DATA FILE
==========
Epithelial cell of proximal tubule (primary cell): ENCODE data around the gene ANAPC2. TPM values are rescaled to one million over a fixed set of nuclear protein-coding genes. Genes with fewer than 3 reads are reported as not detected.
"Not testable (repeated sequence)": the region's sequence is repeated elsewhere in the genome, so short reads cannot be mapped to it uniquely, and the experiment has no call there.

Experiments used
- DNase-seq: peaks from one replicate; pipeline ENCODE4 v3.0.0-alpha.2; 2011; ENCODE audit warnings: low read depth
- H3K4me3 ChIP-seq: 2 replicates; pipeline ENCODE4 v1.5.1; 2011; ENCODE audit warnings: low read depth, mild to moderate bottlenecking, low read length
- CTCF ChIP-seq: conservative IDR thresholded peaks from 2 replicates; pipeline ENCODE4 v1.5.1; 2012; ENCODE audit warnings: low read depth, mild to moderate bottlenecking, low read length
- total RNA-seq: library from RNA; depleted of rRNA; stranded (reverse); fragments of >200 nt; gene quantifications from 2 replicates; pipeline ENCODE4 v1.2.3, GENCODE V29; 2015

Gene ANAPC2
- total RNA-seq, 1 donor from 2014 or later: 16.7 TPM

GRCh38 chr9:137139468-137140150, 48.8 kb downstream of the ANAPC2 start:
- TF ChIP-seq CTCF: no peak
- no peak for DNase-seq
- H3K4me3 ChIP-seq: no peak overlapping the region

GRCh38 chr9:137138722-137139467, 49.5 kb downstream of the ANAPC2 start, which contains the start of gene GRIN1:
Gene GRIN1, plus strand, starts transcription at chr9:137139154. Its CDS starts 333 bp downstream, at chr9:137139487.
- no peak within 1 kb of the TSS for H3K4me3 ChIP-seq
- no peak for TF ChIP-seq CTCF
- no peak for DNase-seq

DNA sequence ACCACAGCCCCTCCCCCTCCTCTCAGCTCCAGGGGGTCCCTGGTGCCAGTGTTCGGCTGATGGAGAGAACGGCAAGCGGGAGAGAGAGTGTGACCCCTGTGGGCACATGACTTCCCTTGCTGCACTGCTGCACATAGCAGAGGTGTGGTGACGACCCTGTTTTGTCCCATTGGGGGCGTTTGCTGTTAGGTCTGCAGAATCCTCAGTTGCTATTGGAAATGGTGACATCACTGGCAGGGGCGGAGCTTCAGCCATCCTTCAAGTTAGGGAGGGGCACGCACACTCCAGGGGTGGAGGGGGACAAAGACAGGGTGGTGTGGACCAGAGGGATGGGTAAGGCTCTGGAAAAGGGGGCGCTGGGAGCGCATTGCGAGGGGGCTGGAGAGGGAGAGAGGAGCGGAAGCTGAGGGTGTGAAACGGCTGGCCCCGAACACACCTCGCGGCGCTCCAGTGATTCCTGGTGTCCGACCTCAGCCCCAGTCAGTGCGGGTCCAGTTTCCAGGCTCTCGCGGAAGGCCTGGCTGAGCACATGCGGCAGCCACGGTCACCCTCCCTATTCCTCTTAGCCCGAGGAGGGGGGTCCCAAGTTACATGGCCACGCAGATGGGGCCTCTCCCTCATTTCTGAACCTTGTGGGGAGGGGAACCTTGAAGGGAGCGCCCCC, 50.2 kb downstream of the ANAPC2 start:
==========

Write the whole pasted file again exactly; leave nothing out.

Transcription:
Epithelial cell of proximal tubule (primary cell): ENCODE data around the gene ANAPC2. TPM values are rescaled to one million over a fixed set of nuclear protein-coding genes. Genes with fewer than 3 reads are reported as not detected.
"Not testable (repeated sequence)": the region's sequence is repeated elsewhere in the genome, so short reads cannot be mapped to it uniquely, and the experiment has no call there.

Experiments used
- DNase-seq: peaks from one replicate; pipeline ENCODE4 v3.0.0-alpha.2; 2011; ENCODE audit warnings: low read depth
- H3K4me3 ChIP-seq: 2 replicates; pipeline ENCODE4 v1.5.1; 2011; ENCODE audit warnings: low read depth, mild to moderate bottlenecking, low read length
- CTCF ChIP-seq: conservative IDR thresholded peaks from 2 replicates; pipeline ENCODE4 v1.5.1; 2012; ENCODE audit warnings: low read depth, mild to moderate bottlenecking, low read length
- total RNA-seq: library from RNA; depleted of rRNA; stranded (reverse); fragments of >200 nt; gene quantifications from 2 replicates; pipeline ENCODE4 v1.2.3, GENCODE V29; 2015

Gene ANAPC2
- total RNA-seq, 1 donor from 2014 or later: 16.7 TPM

GRCh38 chr9:137139468-137140150, 48.8 kb downstream of the ANAPC2 start:
- TF ChIP-seq CTCF: no peak
- no peak for DNase-seq
- H3K4me3 ChIP-seq: no peak overlapping the region

GRCh38 chr9:137138722-137139467, 49.5 kb downstream of the ANAPC2 start, which contains the start of gene GRIN1:
Gene GRIN1, plus strand, starts transcription at chr9:137139154. Its CDS starts 333 bp downstream, at chr9:137139487.
- no peak within 1 kb of the TSS for H3K4me3 ChIP-seq
- no peak for TF ChIP-seq CTCF
- no peak for DNase-seq

DNA sequence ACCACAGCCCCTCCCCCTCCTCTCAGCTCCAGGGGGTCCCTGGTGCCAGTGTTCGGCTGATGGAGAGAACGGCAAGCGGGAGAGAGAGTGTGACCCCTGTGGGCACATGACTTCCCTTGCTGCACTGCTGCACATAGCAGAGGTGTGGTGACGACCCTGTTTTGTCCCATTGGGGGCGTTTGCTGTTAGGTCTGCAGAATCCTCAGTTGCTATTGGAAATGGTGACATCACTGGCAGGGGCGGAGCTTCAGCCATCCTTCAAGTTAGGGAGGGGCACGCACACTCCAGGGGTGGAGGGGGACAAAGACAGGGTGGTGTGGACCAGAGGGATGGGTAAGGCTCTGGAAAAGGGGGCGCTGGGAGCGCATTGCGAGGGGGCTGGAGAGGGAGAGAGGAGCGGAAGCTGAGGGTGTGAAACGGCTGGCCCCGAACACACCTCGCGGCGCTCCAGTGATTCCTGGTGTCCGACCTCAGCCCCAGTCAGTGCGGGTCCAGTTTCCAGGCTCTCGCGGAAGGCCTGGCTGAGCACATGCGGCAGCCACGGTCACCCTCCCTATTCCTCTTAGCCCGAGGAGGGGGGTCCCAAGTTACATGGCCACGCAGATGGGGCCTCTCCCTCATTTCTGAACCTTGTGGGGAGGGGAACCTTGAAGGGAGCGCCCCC, 50.2 kb downstream of the ANAPC2 start: